It is a bird of prey whose males appear whitish gray, while females are harder to distinguish from their other harrier cousins. Barred primaries and darkish secondaries are conspicuous. When in flight, they look bulkier than Montagu’s Harrier but lighter than the Hen Harrier. It is a long-distance migrant, breeding mainly in Eastern Europe and Central Asia but winters in Africa, India, and Southeast Asia.
Read further to know more about the Pallid Harrier.
What is a Pallid Harrier?
Pallid Harrier (Circus macrourus) or Pale Harrier is a medium-sized bird of prey belonging to the Harrier family, consisting of several diurnal hawks species. The scientific name “circus” came from the Ancient Green word “kirkos,” referring to a bird species performing circling flight and “macrourus” that implies being long-tailed.
Its seven levels of classification are as follows:
Species: C. macrourus
Pallid Harrier Physical Description
Pallid Harrier is a medium-sized harrier, growing from 16 to 19 inches or 40 to 48 centimeters, weighing around 315 grams to 445 grams, with a wingspan of 37-47 inches or 95 to 120 centimeters. Females are relatively larger and heavier than males.
Male pallid harriers are distinguished through their whitish-gray upperparts and white underparts. Narrow black tips accentuate its wings. They can be separated from the hen harriers through their narrower wings, duller plumage, distinct wing patterns, and smaller size. Meanwhile, the female pallid harriers have brown plumage, with whitish upper tail tetrices, earning them the name “ringtails.” Underparts are yellowish-brown with brown bars. While the female resembles the Montagu’s Harrier, it can be distinguished by its bolder and invariable secondary feathers.
Where can they be spotted?
Pallid Harriers breeds mainly in eastern Europe and central Asia. It is a long-distance migrant bird of prey that migrates to Africa, India, and Myanmar during the winter. It thrives in dry steppes and grassy plains nearby rivers, marshlands, and lakes. In its winter range, it occurs on wheat fields, rice paddies, mountain plateaus, open woodlands, grasslands, and marshes.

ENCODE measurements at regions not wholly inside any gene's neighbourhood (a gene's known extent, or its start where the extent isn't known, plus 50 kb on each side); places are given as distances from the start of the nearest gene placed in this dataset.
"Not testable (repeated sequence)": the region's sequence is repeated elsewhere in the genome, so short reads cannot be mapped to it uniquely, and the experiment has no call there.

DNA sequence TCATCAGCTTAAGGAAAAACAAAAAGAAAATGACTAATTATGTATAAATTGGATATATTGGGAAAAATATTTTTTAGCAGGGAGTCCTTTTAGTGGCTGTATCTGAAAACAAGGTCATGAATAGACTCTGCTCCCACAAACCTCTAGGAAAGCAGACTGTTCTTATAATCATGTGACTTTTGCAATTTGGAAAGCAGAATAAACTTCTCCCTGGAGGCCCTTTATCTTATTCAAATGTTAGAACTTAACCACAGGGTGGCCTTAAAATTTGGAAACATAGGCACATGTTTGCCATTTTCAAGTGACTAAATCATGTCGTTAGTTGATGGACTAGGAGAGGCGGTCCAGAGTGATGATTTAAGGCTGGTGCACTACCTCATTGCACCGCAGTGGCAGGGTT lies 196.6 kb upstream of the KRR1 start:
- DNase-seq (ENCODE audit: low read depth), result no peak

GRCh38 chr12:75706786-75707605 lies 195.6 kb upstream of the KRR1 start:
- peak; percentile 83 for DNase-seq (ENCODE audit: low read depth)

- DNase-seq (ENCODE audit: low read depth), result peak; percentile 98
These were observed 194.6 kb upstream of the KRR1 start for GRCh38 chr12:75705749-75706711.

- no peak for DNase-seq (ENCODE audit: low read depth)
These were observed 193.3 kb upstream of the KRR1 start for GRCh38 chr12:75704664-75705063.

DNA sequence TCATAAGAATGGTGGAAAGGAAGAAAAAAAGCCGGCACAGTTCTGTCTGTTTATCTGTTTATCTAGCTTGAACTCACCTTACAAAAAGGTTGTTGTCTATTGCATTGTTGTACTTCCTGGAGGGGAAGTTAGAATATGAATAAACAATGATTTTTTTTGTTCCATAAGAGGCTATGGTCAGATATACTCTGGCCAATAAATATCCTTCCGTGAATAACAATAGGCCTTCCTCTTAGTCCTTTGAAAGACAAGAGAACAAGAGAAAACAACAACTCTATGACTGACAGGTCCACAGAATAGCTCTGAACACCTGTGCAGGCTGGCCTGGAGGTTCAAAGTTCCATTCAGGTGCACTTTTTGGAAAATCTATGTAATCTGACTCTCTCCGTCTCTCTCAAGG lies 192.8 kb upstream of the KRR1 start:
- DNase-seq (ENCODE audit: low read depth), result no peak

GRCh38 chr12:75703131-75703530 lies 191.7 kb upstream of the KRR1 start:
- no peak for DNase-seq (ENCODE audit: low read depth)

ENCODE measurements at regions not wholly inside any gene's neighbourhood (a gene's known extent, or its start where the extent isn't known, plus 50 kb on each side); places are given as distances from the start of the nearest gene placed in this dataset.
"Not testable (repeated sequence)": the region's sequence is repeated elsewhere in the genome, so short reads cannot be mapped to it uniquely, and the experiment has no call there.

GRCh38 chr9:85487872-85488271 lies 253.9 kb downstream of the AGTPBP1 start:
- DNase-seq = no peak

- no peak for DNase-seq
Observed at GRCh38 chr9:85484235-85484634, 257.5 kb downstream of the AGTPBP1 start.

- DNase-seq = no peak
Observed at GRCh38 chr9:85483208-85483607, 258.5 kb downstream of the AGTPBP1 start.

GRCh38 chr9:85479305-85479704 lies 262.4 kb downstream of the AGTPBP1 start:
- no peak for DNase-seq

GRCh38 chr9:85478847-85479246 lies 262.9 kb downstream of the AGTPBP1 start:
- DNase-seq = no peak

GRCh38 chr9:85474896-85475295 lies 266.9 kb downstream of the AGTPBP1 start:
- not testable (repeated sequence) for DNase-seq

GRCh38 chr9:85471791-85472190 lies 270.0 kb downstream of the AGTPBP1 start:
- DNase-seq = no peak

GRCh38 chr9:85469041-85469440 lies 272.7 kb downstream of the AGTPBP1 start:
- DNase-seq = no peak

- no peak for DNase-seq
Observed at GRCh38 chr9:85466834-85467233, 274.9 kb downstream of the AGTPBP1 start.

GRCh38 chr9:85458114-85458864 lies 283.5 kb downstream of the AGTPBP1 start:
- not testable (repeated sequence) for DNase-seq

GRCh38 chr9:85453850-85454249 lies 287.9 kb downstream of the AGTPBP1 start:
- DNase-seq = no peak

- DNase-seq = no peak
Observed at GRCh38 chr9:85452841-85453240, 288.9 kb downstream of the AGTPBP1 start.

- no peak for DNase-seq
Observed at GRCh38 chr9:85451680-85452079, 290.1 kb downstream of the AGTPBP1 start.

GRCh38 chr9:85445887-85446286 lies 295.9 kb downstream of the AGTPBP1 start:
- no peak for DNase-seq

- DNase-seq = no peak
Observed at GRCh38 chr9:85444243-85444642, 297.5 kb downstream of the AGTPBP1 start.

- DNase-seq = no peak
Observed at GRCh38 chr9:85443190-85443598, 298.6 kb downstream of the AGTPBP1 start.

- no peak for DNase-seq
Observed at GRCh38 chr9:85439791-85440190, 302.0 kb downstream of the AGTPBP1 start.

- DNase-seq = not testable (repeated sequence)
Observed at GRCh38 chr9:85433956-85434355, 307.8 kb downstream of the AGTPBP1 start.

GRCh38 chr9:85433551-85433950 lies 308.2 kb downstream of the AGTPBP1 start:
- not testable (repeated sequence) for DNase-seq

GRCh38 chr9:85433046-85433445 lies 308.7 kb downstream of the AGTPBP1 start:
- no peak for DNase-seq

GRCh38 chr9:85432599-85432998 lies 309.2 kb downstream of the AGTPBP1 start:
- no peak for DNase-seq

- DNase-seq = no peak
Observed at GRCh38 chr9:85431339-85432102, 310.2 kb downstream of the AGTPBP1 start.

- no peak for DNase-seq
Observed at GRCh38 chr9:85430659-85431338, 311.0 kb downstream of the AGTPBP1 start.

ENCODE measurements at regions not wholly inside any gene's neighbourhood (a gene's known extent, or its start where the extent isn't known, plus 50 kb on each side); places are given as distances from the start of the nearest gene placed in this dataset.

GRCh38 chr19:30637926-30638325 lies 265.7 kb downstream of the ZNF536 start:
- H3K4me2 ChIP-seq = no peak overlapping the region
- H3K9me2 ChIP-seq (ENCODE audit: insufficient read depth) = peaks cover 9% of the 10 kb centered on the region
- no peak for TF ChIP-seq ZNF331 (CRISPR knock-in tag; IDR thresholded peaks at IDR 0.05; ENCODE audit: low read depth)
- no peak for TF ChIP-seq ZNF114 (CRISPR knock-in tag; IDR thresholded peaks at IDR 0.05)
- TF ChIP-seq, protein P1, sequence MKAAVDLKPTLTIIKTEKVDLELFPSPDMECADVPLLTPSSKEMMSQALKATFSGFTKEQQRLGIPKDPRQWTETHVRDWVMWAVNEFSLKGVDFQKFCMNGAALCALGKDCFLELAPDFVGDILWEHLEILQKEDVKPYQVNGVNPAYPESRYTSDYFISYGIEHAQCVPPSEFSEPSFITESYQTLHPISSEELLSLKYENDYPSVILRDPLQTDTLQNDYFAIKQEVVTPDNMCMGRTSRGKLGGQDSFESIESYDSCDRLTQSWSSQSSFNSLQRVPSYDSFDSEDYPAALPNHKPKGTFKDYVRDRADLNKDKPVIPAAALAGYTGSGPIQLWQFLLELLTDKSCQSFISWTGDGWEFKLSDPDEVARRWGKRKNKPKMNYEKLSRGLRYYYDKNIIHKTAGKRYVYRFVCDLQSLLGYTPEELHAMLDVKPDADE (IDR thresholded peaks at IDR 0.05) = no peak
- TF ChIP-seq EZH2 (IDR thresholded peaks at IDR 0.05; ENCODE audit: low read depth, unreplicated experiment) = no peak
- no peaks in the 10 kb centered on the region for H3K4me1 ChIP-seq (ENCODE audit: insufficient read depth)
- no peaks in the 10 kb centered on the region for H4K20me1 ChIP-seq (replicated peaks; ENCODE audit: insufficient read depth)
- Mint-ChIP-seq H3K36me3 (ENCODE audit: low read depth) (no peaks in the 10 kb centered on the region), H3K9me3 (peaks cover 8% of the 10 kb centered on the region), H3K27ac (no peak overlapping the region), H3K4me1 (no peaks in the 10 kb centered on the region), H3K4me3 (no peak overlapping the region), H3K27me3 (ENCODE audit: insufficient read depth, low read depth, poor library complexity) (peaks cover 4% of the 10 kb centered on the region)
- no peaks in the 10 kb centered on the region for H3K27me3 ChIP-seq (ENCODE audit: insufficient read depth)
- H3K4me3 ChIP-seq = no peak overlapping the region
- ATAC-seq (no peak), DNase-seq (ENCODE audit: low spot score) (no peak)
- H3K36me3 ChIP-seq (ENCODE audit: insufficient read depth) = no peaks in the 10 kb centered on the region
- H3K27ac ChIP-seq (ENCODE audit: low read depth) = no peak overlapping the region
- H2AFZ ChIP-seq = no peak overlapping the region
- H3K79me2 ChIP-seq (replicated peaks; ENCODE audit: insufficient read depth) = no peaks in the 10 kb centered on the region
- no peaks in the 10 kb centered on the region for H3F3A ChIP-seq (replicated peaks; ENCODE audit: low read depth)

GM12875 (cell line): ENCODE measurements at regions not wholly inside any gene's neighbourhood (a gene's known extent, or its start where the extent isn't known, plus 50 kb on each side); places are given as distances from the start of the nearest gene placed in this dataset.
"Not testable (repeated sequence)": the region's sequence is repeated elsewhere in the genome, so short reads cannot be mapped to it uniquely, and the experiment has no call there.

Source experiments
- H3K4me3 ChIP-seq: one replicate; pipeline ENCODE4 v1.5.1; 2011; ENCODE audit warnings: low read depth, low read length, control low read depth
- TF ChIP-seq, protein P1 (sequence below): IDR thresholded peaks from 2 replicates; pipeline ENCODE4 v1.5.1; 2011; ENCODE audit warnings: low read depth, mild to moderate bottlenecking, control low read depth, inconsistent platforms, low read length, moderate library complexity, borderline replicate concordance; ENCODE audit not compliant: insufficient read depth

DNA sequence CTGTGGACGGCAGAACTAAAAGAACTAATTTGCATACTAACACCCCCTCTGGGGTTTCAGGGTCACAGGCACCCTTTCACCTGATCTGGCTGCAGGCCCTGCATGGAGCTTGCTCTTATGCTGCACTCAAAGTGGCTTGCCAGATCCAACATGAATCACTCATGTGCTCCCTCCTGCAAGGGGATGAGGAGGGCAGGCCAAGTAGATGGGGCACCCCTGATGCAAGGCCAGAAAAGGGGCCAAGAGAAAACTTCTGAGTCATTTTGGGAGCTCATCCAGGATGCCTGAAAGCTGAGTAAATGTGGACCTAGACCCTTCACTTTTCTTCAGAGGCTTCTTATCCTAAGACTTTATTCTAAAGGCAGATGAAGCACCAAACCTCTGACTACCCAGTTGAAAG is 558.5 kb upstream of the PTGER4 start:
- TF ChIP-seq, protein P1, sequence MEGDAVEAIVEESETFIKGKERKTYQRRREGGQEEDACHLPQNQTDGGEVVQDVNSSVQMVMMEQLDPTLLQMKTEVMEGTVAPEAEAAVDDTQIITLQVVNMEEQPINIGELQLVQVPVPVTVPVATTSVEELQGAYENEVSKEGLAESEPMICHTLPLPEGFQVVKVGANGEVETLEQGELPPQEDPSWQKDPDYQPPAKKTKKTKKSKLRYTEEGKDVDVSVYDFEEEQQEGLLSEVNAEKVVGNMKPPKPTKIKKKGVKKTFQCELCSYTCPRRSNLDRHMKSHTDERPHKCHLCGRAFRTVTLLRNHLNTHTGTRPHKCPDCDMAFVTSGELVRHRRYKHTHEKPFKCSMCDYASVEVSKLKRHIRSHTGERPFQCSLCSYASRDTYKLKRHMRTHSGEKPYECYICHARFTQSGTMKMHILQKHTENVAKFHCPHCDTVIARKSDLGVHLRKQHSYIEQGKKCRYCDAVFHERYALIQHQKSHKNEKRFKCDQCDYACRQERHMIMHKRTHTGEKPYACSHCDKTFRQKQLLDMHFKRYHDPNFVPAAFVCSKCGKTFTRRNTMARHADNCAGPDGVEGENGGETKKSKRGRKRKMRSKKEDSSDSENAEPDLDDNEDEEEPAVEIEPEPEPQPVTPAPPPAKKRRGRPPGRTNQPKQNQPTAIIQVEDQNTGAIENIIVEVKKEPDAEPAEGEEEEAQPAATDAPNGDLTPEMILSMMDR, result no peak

Interesting Facts You Should Know About the Pallid Harrier
Pallid Harriers feed primarily on small mammals, birds, lizards, and insects. These food items include gerbils, mice, voles, pipits, larks, locusts, and grasshoppers. They are diurnal birds of prey, spending much of their foraging and hunting up to 20 kilometers from their roosting ground. These birds catch prey by flying low above the ground, then gliding down to snatch the victim. Occasionally, they catch insects on the wing.
From August to September, pallid harriers move from their breeding ground and start their long-distance migration to their warmer or tropical wintering range. Populations from Asia migrate to eastern Africa and southern Asia, while European groups move to Africa alone. They will remain in their wintering ground until March to April before returning to their distant breeding grounds.
Pallid Harriers nest singly or in a loosely-structured group of three to five pairs. The nest is built on the ground made of a pile of grass, placed in scrubs, meadows, or swamps, covered by vegetation. The female will lay a clutch consisting of 4 to 5 eggs, which she will incubate for about a month while the male provides the food. Only two to three broods usually survive, fledging 35 to 40 days after hatching.
The pallid harriers’ population size is drastically declining mainly due to grasslands degradation and conversion, limiting the foraging, roosting, and breeding habitats of the bird species. They are currently classified as Near Threatened (NT) under the IUCN Red List.
WILDLIFE PARKS AND RESERVES WHERE THIS SPECIES IS FOUND:
BOTSWANA BIRDS | SOUTH AFRICA BIRDS
NAMIBIA BIRDS | ZAMBIA BIRDS | ZIMBABWE BIRDS